What might legislators be looking for in exchange for concessions with Lula? One item could be the continuation of the “secret budget,” a measure that allows Congress to transfer funds to lawmakers for discretionary usage in their district. The Supreme Court is evaluating whether the “secret budget” is unconstitutional. Lula may endorse maneuvers that would allow for the continuation of this discretionary funding.

Lula’s economic agenda may depend on circumventing the spending cap

Brazil’s Constitution sets a spending ceiling that indexes the growth of expenditures to rates of inflation. The amendment, put in place in the 2016 by Congress, was decried by both Lula and Bolsonaro during the 2022 election, and Congress has spent past the ceiling every year since it was installed. This year, in July, Congress declared a state of emergency, which allowed them to exceed the spending cap and enabled Bolsonaro to pass expansions of Auxílio Brasil, a cash-transfer program.

Lula campaigned for maintaining the increased level of Auxílio Brasil payments, which are slated to expire at the end of December. This, alongside his ambitious infrastructure plans and goal to increase the minimum wage, mean that his agenda hinges on spending beyond the current ceiling. Already, Lula’s transition team has met with the rapporteur for the 2023 budget to present a PEC, or a proposal for an amendment to the Constitution, that exempts certain programs, like Auxílio Brasil, from the ceiling. If the PEC doesn’t pass, spending cuts authored by the Bolsonaro administration—on items like housing programs and drug access schemes—will come into effect.

Originally, Lula’s team announced that they would be seeking $33 billion in spending above the cap annually and looking for Congress to approve four years at that level. As of December 2, the Lula transition team lowered that figure to about $29 billion a year.

The PEC was approved by the Senate and now needs to be approved by three-fifths of lawmakers in the Chamber of Deputies by mid-December for Lula to avoid a drop in Auxílio Brasil payments in January.

Lula is making time for foreign relations

Since emerging victorious in Brazil’s second round, Lula sought to reestablish himself as a major figure on the international stage. First, he headed to Egypt for the COP27 climate conference on November 16. There, he spoke about Brazil’s potential for global climate leadership, which includes hosting the COP30 conference in 2025 and establishing an alliance of rainforest nations. This is in line with Lula’s stated domestic environmental agenda that features rebuilding institutions, expanding protected areas, and creating a tax code that incentivizes green development.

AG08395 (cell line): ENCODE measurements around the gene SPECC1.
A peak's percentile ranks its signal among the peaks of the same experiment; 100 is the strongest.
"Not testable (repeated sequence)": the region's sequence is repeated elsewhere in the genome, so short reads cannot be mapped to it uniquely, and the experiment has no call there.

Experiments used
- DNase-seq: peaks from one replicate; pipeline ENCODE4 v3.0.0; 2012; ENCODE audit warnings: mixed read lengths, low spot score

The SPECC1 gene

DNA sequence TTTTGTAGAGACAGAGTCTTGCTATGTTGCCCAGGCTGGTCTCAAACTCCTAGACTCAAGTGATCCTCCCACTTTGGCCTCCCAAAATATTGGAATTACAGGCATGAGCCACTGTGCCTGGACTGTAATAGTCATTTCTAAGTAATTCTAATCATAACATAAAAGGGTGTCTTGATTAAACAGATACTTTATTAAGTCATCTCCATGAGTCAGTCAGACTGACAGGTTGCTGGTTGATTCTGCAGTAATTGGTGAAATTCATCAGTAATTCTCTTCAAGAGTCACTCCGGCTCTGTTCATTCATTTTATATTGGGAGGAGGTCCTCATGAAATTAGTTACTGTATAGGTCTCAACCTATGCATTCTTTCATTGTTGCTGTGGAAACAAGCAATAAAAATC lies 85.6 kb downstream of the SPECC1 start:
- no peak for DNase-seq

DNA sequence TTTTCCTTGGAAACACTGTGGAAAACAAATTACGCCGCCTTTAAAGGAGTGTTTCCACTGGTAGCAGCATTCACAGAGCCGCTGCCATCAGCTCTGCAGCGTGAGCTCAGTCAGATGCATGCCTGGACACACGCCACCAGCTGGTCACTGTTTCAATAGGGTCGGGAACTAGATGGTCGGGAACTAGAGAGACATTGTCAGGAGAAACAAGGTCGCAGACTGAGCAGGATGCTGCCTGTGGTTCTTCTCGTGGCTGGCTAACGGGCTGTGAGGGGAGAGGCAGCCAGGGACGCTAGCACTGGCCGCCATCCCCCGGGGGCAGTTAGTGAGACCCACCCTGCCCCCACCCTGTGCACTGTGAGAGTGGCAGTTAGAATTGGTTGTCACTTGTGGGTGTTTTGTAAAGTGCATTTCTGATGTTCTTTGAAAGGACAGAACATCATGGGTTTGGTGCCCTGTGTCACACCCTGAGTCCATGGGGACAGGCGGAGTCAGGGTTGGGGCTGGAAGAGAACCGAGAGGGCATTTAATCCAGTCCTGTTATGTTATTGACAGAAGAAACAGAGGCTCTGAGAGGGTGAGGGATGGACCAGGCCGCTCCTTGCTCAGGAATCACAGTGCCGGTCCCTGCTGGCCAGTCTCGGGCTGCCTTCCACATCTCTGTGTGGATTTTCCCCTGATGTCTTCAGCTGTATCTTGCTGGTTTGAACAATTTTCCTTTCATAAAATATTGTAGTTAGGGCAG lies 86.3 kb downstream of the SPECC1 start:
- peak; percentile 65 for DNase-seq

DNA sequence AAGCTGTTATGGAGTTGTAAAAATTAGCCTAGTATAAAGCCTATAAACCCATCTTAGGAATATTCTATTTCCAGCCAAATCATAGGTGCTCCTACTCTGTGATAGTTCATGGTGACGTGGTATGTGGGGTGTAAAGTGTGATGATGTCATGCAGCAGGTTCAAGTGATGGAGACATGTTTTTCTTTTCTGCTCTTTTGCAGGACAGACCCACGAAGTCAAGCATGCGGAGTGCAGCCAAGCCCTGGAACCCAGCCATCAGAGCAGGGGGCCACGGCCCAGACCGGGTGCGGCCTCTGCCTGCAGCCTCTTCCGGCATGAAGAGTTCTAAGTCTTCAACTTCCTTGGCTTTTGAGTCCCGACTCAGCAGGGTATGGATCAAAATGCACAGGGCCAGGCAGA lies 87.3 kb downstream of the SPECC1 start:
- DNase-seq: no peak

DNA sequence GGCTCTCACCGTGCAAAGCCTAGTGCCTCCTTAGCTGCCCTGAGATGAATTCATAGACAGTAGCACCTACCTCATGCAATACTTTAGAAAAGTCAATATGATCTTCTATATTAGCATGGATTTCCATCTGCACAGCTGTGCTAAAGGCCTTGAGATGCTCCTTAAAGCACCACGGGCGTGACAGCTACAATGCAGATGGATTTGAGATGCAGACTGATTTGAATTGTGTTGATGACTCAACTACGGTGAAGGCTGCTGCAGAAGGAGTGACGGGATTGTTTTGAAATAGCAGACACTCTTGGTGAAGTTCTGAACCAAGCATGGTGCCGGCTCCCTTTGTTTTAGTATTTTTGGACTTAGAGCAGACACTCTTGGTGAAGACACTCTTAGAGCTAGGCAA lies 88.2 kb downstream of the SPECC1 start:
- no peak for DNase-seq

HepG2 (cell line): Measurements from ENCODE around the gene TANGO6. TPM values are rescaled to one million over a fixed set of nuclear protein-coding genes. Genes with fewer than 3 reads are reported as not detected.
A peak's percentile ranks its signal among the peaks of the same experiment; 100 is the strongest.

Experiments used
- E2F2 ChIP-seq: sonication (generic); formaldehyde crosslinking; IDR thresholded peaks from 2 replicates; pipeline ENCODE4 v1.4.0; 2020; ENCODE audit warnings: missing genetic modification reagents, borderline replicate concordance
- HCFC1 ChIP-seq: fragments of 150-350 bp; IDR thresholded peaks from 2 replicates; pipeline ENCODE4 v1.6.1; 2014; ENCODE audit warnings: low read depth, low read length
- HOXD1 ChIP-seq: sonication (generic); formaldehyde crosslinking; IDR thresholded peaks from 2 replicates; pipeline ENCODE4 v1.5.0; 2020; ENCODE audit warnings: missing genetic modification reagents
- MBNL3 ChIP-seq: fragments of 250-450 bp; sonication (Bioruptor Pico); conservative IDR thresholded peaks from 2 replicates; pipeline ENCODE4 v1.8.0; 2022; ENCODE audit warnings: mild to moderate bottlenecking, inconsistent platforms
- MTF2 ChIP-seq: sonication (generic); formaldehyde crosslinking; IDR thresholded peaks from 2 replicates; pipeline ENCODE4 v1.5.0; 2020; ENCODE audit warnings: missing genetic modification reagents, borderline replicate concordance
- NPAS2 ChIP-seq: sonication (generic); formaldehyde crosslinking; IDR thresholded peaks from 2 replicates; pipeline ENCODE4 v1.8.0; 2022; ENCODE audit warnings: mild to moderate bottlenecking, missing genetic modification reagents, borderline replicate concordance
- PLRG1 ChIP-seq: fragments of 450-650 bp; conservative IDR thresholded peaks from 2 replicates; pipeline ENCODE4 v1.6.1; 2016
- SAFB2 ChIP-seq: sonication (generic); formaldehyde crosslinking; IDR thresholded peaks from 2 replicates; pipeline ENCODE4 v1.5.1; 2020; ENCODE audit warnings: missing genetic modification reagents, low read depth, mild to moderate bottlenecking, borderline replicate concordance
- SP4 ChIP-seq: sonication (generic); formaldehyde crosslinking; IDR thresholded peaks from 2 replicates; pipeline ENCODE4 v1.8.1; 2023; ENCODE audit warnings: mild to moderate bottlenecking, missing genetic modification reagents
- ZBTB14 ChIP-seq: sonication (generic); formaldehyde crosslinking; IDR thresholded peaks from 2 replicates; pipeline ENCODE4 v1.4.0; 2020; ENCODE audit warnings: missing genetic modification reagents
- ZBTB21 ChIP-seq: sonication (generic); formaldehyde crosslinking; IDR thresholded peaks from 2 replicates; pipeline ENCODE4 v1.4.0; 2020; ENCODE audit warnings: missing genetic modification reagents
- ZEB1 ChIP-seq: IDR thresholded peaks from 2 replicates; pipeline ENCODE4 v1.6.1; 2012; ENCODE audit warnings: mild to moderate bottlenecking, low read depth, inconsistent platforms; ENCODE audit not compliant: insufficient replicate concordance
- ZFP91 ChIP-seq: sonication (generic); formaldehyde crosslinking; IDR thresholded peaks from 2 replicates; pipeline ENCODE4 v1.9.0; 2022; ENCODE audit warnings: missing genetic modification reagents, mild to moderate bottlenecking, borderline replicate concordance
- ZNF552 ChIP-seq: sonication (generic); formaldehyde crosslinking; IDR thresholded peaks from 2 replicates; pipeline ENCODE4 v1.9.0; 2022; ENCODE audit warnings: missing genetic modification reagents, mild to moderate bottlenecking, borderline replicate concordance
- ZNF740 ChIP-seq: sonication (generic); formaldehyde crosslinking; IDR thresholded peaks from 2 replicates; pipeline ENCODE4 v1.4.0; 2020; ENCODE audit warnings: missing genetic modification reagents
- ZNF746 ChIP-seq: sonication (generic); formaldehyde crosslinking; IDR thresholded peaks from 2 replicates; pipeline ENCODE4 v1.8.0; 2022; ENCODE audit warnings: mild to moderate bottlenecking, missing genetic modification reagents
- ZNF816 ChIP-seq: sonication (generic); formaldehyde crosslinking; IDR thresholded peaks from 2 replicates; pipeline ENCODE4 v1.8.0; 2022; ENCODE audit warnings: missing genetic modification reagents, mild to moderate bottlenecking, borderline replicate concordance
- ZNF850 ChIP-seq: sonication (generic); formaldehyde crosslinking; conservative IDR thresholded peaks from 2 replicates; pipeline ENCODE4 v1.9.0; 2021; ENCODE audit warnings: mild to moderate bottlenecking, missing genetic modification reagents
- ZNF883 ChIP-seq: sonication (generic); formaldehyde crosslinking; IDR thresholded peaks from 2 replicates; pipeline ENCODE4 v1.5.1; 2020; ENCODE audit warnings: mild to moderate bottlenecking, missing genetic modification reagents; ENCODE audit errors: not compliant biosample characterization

Moreover, Lula received an invitation from President Joe Biden for the Brazilian leader to visit the White House after his inauguration. The invitation was extended by U.S. National Security Advisor Jake Sullivan, who met with Lula in Brasilia on December 5.

Leading Lula's foreign ministry will be Mauro Vieira, who served in the same role in President Dilma Rousseff's second government. 

So far, Bolsonaro is staying out of Lula’s way

There was widespread skepticism that President Bolsonaro would accept the results of the election. He spent months casting doubt on the electoral system and argued that Brazil’s institutions were being weaponized against him. After the election, Bolsonaro went silent and refused to concede. On November 23, his team filed a complaint that due to a software bug, 60 percent of votes should be thrown out. By the next day, the head of the Supreme Electoral Court Alexandre de Moraes knocked down the complaint and fined those who filed it.

Since then, Bolsonaro has stayed out of the spotlight. He has not commented on Lula’s transition or proposed policies. On November 4, however, he met with members of Lula’s transition team in Brasilia to discuss the transition of power.